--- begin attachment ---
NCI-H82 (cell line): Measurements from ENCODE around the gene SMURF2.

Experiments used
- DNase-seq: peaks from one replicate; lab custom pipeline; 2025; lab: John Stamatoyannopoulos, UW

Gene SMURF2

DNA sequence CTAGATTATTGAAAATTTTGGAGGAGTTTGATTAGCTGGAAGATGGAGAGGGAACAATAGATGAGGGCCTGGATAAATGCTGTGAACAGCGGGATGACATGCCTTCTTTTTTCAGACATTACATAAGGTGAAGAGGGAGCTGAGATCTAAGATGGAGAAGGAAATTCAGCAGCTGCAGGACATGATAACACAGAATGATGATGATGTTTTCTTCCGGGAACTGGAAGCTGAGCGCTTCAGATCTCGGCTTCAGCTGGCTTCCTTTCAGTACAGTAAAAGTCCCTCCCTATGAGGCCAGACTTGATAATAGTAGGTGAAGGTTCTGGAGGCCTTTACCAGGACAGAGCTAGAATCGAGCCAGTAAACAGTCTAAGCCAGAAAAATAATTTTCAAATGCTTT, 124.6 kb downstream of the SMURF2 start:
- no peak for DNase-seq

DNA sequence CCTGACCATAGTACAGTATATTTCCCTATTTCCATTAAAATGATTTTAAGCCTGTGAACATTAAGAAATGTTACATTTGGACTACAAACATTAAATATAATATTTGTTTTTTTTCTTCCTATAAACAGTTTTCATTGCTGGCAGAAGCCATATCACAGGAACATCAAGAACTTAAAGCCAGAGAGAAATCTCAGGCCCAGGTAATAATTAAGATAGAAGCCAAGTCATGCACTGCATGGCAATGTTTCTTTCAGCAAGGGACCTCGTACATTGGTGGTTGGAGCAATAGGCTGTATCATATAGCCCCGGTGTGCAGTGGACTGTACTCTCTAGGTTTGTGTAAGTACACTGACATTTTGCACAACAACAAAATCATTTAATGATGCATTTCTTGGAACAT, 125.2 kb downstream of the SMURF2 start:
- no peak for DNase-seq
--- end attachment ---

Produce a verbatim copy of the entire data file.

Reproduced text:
NCI-H82 (cell line): Measurements from ENCODE around the gene SMURF2.

Experiments used
- DNase-seq: peaks from one replicate; lab custom pipeline; 2025; lab: John Stamatoyannopoulos, UW

Gene SMURF2

DNA sequence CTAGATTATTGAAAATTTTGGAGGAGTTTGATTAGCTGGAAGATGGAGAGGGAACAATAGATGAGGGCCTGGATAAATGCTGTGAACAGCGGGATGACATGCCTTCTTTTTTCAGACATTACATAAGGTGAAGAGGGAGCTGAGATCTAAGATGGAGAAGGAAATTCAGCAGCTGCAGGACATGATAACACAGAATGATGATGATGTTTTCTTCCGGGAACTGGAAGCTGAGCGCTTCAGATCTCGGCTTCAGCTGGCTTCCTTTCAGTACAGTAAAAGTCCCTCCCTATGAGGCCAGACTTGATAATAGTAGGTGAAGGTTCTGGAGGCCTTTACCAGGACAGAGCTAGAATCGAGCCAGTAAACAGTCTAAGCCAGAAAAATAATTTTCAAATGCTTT, 124.6 kb downstream of the SMURF2 start:
- no peak for DNase-seq

DNA sequence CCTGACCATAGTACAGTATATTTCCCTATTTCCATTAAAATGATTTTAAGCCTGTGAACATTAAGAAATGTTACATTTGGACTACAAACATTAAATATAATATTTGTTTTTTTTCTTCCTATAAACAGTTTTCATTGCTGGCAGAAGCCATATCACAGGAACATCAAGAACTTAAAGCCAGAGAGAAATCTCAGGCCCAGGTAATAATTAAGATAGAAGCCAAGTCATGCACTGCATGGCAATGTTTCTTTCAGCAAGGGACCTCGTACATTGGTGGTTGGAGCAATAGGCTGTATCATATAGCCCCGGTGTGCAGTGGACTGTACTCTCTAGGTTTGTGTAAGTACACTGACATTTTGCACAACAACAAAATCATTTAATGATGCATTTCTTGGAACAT, 125.2 kb downstream of the SMURF2 start:
- no peak for DNase-seq